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There is always some subjectivity to these things, but here are some samples:

Casio brass and strings:

short Kurzweil brass and strings:

more Kurzweil brass:
and

more Kurzweil strings:
 
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This particularly awful demo of the PX5S doesn't do the instrument justice. There are much better demos available. Just wondering why AnotherScott choose the worst demo of the PX5S available?
 
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This particularly awful demo of the PX5S doesn't do the instrument justice. There are much better demos available. Just wondering why AnotherScott choose the worst demo of the PX5S available?

It was the only PX5S strings/brass demo that came up in a youtube search. If you know of a better one, please post it!
 
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There are plenty of demos at soundcloud. Will post some links later when I have access to a PC. It's too difficult on my smartphone.
 
A

Anon_TJ

Hope you did not make your purchase decision based on the wrong assessment above. Brass and strings are homeland of the Casio PX5S! By no means does the Kurweil do this kind of sounds "better". Apart from that the Casio has much better AP sounds which outclass the outdated Kurzweil Triple strike. Go for the Casio. Best instrument purchase I ever made. I still have a PC3X and I like it. But if I could only keep one of these two I would keep the PX5S for sure.

Thanks for the invaluable advice everyone. I've pretty much ruled out Kurzweil, since the one affordable (at least for me) workstation series - the PC3LE series - seems to be plagued with reliability issues. Plus you're looking at 2009 technology.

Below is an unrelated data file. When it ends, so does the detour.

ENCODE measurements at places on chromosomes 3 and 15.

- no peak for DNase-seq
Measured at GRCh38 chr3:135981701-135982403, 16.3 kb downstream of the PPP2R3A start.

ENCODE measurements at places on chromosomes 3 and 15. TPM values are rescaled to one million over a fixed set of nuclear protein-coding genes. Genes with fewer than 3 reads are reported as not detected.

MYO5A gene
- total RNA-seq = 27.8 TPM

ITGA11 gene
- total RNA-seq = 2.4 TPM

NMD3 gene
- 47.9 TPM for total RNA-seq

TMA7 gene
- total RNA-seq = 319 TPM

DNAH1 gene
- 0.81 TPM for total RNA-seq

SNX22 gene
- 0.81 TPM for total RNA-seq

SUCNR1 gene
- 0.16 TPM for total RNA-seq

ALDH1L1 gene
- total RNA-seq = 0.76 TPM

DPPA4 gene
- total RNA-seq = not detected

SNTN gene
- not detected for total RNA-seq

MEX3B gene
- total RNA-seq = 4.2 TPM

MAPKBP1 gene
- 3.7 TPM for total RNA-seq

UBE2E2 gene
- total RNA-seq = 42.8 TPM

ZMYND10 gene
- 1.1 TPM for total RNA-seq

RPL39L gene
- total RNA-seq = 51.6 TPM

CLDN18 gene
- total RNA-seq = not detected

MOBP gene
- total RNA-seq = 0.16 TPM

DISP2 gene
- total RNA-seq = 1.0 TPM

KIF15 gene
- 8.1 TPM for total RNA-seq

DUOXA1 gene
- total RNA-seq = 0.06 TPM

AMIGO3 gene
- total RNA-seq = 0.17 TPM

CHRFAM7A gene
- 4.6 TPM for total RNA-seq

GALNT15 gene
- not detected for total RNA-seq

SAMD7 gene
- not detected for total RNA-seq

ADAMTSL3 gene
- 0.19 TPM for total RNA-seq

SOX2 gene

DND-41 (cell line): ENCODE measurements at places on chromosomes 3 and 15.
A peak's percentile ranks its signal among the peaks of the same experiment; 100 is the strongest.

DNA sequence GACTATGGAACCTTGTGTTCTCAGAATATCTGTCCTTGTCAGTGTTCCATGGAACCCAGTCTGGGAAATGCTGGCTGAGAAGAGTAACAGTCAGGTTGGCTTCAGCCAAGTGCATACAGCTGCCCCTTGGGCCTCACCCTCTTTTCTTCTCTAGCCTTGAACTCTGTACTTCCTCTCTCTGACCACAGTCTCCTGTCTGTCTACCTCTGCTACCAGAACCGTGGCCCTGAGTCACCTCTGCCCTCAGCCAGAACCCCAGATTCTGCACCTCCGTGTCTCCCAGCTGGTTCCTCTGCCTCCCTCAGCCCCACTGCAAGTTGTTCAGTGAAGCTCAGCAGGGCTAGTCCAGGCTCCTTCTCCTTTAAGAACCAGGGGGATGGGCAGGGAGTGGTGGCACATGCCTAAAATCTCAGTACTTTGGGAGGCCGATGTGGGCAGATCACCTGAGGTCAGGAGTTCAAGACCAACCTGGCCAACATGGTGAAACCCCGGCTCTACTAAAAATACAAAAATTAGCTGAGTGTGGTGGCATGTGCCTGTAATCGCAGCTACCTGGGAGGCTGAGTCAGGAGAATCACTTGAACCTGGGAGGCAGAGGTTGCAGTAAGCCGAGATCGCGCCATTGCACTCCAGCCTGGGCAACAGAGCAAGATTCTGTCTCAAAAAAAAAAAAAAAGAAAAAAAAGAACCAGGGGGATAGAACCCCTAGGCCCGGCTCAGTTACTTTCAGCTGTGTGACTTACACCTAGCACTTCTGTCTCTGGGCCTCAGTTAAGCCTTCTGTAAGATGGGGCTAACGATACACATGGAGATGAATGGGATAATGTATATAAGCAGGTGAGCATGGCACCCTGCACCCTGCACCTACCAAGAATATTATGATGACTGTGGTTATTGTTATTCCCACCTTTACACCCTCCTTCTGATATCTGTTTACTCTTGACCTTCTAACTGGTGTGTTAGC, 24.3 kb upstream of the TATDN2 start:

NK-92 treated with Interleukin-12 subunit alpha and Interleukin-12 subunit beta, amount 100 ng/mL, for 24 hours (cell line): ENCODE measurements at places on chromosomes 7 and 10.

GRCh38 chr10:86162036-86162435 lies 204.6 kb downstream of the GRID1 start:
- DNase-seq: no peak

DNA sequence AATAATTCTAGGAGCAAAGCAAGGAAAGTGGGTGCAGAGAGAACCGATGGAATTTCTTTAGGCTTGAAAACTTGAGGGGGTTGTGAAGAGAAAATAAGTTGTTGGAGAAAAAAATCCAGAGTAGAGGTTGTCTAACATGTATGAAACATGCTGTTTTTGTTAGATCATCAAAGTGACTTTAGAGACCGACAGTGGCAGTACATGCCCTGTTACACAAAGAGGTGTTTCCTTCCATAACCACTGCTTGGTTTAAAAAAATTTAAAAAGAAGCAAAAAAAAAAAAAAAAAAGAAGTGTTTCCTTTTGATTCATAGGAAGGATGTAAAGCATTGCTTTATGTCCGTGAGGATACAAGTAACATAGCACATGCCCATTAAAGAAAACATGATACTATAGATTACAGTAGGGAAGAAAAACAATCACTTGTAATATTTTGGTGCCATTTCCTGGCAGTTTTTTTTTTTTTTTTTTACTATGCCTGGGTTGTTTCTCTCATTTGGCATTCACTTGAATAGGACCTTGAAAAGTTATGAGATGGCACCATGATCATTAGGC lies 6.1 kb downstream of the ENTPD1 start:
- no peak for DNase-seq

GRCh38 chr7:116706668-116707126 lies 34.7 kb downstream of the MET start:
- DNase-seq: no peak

Unfortunately no local music store carries the PX-5S, but one does stock the MOXF6, which I'll test drive this weekend. I hear that has high fidelity piano and string sounds. Some of the PX-5S sounds do sound like humdrum GM sounds, but that can be got around by layering and effects. There are weak points on every model I guess, especially the ones that are more budget oriented. Not sure if you can use one oscillator to modulate another oscillator on the PX-5S, but I find this form of FM synthesis useful.

The keybed of the PX-5S is superior to the MOXF6, but if the MOXF6 does have a half-way decent feel to them I might well go with that model. It is loaded with features and the full Motif sound banks. I don't generally use the upper and lower octaves on an 88 key machine, so that wouldn't be a problem. Well, need to decide by Christmas. The usual dilemma, buy one model then wonder what you're missing out on by not getting the other one! That's probably why you see a lot of musicians with stacks of keyboards. One possibility is to buy the PX-5S and use it, in addition to a decent standalone stage piano, as a controller for either a rack and/or decent software samplers like Kontakt.